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In recent decades, many Chinese cities are facing serious inner flood issues, especially big cities. Large built-up area, high ratio of impervious surface, and deficient infrastructures are the main reasons. The conventional drainage infrastructure can hardly deal with frequent inner floods companied with fast urbanization. Ironically, most Chinese cities are suffering from water shortage meanwhile (Fan & Zhao, 2010).

Under such a situation, the idea of constructing “Sponge City of natural retention, natural infiltration and natural purification” was proposed on the 2013 Central Authority Congress of Urbanization. In 2014, the Ministry of Housing and Urban-Rural Development (MOHURD) released Technical Guide of Sponge City: Construction of Low Impact Development Stormwater System. MOHURD, Ministry of Finance, and Ministry of Water Resources started the First Pilot Sponge Cities program supported by central finance in 2015.

The concept of Sponge City referenced to LID and BMPs of United States and other related strategies. Different from the conventional stormwater controls, LID emphasizes using green infrastructure to manage non-point source stormwater runoff, and the constructed practices have proved the efficiency, and economic and environmental benefits of LID (EPA, 2000).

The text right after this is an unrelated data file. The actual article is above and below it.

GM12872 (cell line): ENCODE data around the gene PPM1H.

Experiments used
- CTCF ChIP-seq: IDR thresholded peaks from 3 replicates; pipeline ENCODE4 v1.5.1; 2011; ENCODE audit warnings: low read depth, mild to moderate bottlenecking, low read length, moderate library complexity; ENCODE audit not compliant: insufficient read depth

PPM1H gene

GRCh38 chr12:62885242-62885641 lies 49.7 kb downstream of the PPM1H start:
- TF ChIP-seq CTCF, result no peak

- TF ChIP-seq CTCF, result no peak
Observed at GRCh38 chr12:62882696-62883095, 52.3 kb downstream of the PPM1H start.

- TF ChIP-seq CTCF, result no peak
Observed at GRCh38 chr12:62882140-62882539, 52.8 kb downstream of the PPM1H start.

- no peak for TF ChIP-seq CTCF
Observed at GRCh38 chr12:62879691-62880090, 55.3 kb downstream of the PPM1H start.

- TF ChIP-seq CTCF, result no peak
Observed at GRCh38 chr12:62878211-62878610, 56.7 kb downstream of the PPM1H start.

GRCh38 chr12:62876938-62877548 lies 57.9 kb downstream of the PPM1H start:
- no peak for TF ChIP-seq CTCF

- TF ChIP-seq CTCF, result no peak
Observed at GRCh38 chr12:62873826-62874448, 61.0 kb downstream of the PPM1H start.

In China, researches and practices on LID began in the late 2000s (Yang & Lin, 2015). Before that, using green spaces to manage stormwater had been discussed (Zhang & Yan, 1996; Li et al., 2001; Wang & Zhang, 2006). The concept of LID evolved to Sponge City in 2011, when researchers and officials proposed Sponge City to manage stormwater (Yang & Lin, 2015). At present, the researches on Sponge City are increasing rapidly, including interpretation of the concept (Yu et al., 2015; Qiu, 2015), planning models (Peng et al., 2015; Tong et al., 2015), technical measures (Wang et al., 2016) and project practices (Wang et al., 2014).



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